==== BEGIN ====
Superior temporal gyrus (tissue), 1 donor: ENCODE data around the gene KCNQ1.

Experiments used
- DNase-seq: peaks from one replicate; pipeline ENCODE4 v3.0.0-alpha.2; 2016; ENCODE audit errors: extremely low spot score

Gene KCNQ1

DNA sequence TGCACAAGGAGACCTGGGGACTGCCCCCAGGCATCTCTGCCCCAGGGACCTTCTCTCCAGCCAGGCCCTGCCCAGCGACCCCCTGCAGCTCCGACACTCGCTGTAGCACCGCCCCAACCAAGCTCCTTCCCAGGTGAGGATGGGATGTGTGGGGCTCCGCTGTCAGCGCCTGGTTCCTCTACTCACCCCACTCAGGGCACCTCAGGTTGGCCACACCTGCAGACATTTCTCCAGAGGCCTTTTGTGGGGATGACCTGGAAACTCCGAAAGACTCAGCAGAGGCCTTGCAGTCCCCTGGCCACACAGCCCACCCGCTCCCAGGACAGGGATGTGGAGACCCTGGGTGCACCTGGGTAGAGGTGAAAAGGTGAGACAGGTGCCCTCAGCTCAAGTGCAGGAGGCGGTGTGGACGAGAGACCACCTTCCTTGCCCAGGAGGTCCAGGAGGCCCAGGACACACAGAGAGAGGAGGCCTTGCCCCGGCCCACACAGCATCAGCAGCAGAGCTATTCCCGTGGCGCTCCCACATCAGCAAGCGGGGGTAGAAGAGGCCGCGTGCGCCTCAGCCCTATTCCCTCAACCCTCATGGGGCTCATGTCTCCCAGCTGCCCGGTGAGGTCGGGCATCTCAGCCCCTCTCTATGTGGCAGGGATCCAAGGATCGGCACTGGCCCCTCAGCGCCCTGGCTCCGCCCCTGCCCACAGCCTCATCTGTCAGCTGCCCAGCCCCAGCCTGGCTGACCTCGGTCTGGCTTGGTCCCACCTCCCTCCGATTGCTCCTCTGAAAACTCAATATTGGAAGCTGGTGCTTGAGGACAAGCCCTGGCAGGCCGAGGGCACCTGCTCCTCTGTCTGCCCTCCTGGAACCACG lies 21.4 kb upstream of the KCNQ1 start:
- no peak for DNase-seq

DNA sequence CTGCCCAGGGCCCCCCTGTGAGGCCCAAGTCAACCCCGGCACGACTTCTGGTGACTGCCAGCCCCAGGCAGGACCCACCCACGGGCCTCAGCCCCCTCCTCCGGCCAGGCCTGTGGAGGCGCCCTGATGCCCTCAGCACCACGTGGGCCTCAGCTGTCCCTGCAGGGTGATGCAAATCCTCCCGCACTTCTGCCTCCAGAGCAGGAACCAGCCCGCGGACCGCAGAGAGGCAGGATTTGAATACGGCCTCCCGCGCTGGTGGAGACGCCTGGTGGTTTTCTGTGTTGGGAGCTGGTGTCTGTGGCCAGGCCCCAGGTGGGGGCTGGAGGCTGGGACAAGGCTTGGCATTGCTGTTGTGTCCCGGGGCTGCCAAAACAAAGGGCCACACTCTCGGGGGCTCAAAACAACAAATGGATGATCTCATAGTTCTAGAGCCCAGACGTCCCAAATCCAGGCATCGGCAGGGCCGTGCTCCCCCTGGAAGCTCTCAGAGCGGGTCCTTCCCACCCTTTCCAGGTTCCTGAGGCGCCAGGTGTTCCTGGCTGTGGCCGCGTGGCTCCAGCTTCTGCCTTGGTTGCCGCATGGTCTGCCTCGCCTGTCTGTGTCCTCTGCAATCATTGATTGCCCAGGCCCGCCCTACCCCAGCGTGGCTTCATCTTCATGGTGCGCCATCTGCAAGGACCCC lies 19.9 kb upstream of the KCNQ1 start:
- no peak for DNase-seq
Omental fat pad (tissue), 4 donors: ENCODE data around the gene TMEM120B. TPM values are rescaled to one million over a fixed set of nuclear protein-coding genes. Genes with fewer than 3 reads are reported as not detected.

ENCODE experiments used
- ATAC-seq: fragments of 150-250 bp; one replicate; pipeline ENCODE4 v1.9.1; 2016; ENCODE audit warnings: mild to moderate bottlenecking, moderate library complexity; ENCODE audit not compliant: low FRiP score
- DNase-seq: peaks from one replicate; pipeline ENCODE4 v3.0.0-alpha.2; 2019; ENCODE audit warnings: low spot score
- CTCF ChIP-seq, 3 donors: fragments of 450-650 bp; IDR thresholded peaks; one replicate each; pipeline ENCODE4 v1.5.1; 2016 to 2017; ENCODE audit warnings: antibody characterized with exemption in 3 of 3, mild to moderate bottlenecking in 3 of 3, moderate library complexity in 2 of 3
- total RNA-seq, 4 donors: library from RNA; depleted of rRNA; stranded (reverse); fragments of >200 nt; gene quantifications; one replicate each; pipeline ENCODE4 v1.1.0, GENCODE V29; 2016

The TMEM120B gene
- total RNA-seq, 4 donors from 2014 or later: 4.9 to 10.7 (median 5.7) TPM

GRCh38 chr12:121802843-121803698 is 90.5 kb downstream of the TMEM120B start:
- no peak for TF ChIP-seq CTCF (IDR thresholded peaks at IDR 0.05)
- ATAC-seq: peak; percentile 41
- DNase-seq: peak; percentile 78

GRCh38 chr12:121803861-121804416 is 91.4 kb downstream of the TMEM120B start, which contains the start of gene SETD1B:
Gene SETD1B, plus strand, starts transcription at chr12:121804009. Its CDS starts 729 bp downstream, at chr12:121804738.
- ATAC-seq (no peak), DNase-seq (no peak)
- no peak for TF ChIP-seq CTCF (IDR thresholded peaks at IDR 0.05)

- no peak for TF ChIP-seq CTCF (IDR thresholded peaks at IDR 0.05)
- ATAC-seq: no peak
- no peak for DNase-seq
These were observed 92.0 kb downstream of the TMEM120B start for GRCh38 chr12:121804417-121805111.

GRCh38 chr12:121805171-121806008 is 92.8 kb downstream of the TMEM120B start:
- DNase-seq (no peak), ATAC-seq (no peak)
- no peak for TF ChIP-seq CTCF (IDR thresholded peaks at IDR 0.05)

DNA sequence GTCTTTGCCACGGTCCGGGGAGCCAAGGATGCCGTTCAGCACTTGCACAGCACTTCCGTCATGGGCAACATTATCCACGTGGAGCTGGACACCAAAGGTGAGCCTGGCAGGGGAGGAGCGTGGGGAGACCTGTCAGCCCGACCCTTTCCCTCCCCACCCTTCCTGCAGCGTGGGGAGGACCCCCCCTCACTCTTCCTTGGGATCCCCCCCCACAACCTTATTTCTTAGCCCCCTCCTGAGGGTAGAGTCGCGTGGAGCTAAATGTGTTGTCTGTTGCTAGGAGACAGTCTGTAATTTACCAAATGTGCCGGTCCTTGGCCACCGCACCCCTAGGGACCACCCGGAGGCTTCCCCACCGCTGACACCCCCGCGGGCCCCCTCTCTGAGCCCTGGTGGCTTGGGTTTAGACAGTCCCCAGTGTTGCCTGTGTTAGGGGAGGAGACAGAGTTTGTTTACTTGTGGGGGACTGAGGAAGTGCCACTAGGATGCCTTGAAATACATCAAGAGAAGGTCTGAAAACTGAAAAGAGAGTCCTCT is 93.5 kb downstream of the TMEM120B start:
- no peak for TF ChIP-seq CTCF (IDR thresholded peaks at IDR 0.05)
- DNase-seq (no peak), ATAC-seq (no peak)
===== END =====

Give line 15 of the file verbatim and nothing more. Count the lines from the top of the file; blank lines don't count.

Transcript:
The TMEM120B gene